There are things you can do to help yourself get through the more challenging aspects of parenthood. You can read about some common emotional problems in parents with new babies here.

Becoming a mum

Becoming a mum can mean your hopes and dreams have come true. You may love feeling your baby move inside. You may feel a sense of achievement in giving birth. You may love holding, touching, watching, smelling and playing with your baby. Some mums may not feel that overwhelming sense of love they were anticipating straight away.

Sometimes the happy emotions of motherhood are mixed up with feelings of loss, fear, worry, guilt and frustration. You might think:

  • What if I make too many mistakes?
  • Will people think I’m a bad mother?
  • What about my old life?

It is normal to ask yourself lots of questions when you’re going through a major life change, like having a baby.

Big changes in your life can leave you feeling overwhelmed, especially when things don’t happen the way you expected.

Becoming a dad

While women usually start preparing emotionally for parenthood during pregnancy, some fathers begin this process after the birth. As a result, the reality of fatherhood can be quite a shock. Even if you have been preparing throughout the pregnancy, some fathers can feel unprepared for the reality of having a newborn.

Some fathers can feel fierce, protective, overwhelming love for their child straight away, for others it may take a bit longer.

Fatherhood is just as challenging as motherhood, though not always for the same reasons. You might think:

  • I want to help with the baby, but I don’t know how.
  • It’s stressful managing work and family commitments.

You might also notice your relationship with your partner changes a lot too.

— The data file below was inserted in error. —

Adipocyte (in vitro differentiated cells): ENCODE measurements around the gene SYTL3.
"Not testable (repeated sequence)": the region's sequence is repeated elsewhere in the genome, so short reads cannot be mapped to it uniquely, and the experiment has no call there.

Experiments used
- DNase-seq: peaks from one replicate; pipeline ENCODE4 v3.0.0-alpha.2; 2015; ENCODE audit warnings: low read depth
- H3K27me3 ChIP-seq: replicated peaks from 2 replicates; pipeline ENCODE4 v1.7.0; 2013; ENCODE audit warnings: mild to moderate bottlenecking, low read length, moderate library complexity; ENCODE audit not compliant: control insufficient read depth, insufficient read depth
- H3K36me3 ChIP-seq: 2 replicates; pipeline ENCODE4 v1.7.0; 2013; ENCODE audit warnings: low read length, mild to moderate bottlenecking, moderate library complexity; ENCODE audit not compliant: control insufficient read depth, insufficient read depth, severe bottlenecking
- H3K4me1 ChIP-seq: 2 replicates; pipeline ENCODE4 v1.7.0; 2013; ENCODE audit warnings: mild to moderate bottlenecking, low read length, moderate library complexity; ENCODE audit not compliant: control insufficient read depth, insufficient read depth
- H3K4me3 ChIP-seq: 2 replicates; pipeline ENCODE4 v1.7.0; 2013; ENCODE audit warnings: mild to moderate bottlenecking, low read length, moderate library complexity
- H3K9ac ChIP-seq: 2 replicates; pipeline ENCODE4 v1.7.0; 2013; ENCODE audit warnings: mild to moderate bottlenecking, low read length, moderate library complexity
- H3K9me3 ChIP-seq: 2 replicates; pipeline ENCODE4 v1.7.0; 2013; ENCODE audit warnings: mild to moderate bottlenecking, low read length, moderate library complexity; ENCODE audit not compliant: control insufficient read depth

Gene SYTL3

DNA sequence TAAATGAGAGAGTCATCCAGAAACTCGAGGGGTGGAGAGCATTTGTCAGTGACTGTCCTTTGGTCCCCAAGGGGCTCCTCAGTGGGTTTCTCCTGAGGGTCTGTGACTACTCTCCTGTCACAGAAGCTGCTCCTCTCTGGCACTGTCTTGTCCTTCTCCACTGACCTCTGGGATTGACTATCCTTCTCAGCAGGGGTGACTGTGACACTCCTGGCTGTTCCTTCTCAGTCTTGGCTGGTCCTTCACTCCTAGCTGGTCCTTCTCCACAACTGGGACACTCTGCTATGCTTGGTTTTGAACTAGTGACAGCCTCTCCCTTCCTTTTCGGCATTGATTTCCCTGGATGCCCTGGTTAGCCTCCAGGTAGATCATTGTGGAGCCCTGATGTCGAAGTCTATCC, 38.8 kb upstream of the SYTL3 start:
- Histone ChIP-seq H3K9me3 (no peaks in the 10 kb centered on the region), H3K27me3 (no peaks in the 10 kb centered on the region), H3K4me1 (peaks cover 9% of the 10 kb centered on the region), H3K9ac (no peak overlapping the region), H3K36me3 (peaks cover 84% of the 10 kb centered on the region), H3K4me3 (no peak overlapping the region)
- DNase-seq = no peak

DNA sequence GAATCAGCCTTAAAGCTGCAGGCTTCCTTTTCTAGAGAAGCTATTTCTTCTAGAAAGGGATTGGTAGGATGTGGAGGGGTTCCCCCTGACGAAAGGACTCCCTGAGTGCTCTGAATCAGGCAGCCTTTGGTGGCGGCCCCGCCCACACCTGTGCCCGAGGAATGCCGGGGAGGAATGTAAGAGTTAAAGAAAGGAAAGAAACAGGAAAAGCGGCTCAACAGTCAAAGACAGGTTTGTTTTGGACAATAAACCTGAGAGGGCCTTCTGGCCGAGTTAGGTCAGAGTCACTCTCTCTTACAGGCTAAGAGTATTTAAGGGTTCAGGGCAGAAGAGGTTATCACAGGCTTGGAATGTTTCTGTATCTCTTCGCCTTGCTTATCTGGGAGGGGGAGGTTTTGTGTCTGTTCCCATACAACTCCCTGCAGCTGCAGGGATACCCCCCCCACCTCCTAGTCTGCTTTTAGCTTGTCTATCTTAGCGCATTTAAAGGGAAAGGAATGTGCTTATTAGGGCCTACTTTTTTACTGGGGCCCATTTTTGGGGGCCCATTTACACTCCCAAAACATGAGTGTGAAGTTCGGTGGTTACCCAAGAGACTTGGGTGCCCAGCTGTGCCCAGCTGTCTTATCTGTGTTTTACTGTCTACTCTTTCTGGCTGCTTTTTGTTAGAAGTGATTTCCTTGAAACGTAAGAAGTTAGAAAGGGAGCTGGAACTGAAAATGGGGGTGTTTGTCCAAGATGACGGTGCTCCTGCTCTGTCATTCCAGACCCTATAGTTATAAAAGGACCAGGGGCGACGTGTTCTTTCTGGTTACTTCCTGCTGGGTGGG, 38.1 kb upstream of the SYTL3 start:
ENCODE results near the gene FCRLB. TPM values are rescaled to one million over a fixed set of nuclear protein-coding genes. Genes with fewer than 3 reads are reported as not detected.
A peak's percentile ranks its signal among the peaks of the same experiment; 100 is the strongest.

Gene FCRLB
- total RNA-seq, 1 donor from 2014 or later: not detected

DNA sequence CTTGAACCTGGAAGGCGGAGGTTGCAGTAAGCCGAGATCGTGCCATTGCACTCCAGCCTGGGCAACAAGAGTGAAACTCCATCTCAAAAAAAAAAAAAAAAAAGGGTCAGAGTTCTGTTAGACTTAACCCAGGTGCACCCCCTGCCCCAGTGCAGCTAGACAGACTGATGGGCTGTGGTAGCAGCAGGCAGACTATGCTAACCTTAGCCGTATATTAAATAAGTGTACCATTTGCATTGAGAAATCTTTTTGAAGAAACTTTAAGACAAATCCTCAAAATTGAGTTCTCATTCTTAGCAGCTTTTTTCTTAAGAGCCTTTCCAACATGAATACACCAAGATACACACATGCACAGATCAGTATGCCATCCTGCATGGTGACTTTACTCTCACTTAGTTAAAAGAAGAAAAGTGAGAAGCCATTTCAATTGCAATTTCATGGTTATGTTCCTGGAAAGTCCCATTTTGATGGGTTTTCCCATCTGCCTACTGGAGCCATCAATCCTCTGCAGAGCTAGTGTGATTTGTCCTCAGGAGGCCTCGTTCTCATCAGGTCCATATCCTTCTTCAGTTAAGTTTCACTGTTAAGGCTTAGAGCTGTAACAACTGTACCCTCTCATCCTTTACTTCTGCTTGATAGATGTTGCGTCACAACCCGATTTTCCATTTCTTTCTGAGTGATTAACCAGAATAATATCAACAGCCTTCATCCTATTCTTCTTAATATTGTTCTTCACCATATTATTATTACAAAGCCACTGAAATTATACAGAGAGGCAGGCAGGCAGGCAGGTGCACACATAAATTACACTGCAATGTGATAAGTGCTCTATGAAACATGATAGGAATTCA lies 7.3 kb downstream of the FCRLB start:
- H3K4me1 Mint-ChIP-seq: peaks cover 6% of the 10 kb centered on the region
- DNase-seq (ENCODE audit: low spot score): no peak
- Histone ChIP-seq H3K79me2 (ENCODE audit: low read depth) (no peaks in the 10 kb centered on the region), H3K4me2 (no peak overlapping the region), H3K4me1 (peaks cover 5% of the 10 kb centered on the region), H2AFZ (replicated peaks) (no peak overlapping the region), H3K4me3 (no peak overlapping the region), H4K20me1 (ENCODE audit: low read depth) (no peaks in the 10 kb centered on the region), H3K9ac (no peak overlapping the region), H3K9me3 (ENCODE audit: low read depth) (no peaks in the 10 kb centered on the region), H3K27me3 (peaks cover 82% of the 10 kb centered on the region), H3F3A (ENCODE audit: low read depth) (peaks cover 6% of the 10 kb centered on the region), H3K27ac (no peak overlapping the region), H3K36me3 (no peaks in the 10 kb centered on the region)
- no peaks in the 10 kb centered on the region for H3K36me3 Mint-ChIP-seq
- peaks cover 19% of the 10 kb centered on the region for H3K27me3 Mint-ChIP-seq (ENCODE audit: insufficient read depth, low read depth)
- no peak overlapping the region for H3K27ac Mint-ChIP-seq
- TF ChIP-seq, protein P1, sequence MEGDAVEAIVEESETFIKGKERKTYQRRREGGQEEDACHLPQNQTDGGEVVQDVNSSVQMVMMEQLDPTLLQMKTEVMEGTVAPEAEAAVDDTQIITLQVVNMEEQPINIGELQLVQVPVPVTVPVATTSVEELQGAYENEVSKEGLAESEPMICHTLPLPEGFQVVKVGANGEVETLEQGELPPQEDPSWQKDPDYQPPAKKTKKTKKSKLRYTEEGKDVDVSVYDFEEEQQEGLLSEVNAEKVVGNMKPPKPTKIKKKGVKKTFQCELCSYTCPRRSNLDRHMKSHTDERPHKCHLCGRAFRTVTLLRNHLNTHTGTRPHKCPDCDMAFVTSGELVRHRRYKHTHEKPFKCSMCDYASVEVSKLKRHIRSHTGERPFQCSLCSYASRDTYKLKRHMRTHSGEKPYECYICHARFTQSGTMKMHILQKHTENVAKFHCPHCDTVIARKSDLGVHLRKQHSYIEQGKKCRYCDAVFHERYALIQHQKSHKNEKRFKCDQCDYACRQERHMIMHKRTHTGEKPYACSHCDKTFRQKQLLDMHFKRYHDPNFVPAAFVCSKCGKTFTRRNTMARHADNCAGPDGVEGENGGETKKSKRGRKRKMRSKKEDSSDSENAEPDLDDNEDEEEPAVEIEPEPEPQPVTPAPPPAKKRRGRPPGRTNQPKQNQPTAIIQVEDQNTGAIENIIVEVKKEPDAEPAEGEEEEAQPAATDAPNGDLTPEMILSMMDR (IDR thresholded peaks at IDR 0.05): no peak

It’s normal to feel confused, stressed and out of your comfort zone when you have a new baby.

With any new or difficult situation, sometimes you are able to cope with the challenge, and sometimes you can feel overwhelmed. Fatherhood is no exception.

Just remember – there are plenty of things you can do to support yourself and your partner during this time.

If it is takinf more than a couple of weeks to feel a connection with your baby, you should talk to a health professional. Read more about common emotional problems here

Can Your Unborn Baby Feel Your Sadness

Stress experienced by a woman during pregnancy may affect her unborn baby as early as 17 weeks after conception, with potentially harmful effects on brain and development, according to new research. The study is the first to show that unborn babies are exposed to their mother’s stress hormones at such an early stage in pregnancy.

The findings, published in the journal Clinical Endocrinology, come after separate research on animals showed that high levels of stress in a mother during pregnancy could affect brain function and behaviour in her offspring, and other evidence suggesting that maternal stress in humans can affect the developing child, including lowering its IQ.

However, the way this happens and the implications for the unborn child, both before and after birth, are still not fully understood and further research is needed, the latest study’s authors said.